May 8th, 2015

Here’s a challenge I’d like to see the NY Times take up

It’s a very simple one.

The august editors of the Times write:

…[T]he Muhammad Art Exhibit and Contest in Garland, Tex., was not really about free speech. It was an exercise in bigotry and hatred posing as a blow for freedom.

Pamela Geller, the anti-Islam campaigner behind the Texas event, has a long history of declarations and actions motivated purely by hatred for Muslims…

Geller revels in assailing Islam in terms reminiscent of virulent racism or anti-Semitism…

As for the Garland event, to pretend that it was motivated by anything other than hate is simply hogwash.

Well now, there’s a tightly reasoned argument for you, worthy of the Times.

You may think I’m leaving out something important—some reason the Times gives for all this invective against Geller, some quotes or proofs or examples. Something other than the bald assertion of the editors, the argument from authority with the editors as the authority.

So here’s my challenge to the Times editors: give us some quotes from Geller. Some, you know, evidence of her hatred. Surely there must be reams and reams and reams. What has Geller said that’s so venomous and bigoted? About whom did she say it, all Muslims or Muslim terrorists? What was so hateful about the cartoon that won the contest, and why is it so obvious it wasn’t about free speech?

And while you’re at it, watch this video, and then tell us again that Geller’s Garland conference wasn’t about freedom of speech and that the very idea that it might have been is hogwash and pretense, and that it’s she who is the hater:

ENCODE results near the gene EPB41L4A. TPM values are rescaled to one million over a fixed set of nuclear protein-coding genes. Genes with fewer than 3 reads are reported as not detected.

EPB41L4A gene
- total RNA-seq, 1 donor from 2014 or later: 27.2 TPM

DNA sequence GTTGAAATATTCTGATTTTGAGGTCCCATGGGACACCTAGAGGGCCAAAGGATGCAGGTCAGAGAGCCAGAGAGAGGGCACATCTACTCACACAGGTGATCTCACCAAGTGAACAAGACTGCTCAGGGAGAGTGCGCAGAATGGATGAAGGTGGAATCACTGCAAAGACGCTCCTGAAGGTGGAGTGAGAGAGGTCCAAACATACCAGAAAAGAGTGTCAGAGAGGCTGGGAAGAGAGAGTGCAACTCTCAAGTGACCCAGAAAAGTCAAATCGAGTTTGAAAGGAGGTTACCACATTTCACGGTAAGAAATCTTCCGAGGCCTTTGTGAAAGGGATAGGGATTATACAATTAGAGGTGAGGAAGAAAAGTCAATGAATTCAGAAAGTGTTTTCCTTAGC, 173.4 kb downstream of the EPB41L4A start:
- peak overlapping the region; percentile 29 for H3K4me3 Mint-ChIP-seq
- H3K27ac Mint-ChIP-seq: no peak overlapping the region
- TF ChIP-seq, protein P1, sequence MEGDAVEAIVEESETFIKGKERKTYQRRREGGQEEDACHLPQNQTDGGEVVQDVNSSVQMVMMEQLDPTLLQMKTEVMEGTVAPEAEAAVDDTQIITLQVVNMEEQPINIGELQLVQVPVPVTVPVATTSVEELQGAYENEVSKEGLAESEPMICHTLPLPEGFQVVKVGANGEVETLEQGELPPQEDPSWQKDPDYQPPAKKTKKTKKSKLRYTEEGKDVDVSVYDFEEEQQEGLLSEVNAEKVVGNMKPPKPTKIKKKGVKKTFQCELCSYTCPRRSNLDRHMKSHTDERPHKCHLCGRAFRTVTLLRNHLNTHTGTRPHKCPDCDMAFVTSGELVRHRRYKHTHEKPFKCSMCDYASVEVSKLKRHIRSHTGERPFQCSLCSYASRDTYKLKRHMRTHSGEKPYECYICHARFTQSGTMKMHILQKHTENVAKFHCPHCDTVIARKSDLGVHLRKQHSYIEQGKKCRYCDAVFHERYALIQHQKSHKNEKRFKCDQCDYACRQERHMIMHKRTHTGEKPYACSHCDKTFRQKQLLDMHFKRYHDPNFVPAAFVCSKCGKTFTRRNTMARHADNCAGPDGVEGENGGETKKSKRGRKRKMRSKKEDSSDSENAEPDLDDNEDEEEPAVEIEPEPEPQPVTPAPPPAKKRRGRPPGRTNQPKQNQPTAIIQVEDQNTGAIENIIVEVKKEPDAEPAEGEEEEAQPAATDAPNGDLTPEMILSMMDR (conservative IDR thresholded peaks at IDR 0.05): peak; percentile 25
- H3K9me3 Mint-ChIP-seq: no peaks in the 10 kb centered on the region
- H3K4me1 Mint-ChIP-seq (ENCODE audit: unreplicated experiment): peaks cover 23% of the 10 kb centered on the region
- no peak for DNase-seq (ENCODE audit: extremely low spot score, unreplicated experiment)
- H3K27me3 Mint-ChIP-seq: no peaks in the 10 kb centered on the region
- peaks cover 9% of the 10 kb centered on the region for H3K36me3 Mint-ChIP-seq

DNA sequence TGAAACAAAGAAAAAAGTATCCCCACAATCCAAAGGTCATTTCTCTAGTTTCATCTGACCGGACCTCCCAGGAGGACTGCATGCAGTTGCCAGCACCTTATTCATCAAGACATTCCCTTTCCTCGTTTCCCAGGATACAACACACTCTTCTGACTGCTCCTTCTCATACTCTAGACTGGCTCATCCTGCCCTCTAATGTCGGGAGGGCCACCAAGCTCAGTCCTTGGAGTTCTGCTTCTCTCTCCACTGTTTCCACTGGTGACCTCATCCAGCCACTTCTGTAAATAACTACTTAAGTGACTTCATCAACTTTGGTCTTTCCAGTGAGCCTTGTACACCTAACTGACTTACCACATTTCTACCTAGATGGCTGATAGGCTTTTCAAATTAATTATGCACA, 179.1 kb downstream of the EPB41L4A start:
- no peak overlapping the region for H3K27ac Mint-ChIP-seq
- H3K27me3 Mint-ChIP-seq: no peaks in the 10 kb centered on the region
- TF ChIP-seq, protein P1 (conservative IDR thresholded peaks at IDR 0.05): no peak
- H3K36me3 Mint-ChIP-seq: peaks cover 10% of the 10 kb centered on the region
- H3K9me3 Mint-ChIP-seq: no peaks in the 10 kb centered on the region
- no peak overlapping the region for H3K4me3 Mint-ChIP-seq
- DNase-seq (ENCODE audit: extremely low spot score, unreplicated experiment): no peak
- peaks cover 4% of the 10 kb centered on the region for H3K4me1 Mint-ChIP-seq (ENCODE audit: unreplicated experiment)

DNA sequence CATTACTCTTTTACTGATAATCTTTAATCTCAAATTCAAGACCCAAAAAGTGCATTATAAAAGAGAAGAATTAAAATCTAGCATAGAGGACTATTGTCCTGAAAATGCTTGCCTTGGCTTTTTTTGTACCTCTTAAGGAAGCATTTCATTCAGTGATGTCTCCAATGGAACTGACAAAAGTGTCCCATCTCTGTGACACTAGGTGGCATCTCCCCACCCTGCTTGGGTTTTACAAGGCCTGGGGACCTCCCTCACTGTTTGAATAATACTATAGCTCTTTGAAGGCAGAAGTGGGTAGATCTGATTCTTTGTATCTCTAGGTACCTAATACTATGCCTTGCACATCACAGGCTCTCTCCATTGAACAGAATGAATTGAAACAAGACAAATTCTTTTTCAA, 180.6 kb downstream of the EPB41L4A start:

I realize that the Times editors will never do any of this, and it’s not just because they don’t read this blog. They will never feel the need to back up what they are saying in their editorial about Geller because they don’t have to do it—their readers neither demand nor expect it.

39 Responses to “Here’s a challenge I’d like to see the NY Times take up”

  1. Scott Says:

    The New York Times would have to raise its game several notches before I would consider using it as fish wrap. To call it a rag is to insult all pieces of used cloth that have labored admirably to assist in the completion of a task.

  2. MikeII Says:

    “They will never feel the need to back up what they are saying in their editorial about Geller because they don’t have to do it—their readers neither demand nor expect it.”
    Nor do the parakeets that walk on it in their cages demand it. 🙁

    I’m always at a loss when interacting with my liberal relatives. They are good doing monologues where they drone on and on about the “good intentions” of their leaders. But to have any dialog of facts and honest communication with them is a lost cause. Hence I simply chat with them about superficial stuff. A loss for both sides. 🙁

  3. G6loq Says:

    They will never feel the need to back up what they are saying in their editorial about Geller because they don’t have to do it—their readers neither demand nor expect it….

    I blame the readers.
    I blame the voters, very personally, very individually ….

    Almost immediately after the Normandy landing, purges started.
    We keep names.

  4. Tonawanda Says:

    That slimy smirk as he pronounces death to Pamela tells it all …

    The editorial has the same slimy smirk on it.

  5. Geoffrey Britain Says:

    The Times editors and others of their ilk, if they get their way, have a date with destiny and that destiny intersects with Islamist Anjem Choudary and others of his ilk. The willful blindness of leftists like the Times editors to the Islamist threat is another illustration of just how short-sighted humanity can be. It is a ‘willful’ blindness because the Times editors are fully aware of Islam’s totalitarian nature. They rationalize the Islamic threat to be ‘manageable’ and in their hubris, they are planting the seeds of their own destruction. ISIS is eagerly anticipating the day when Allah arranges an introduction.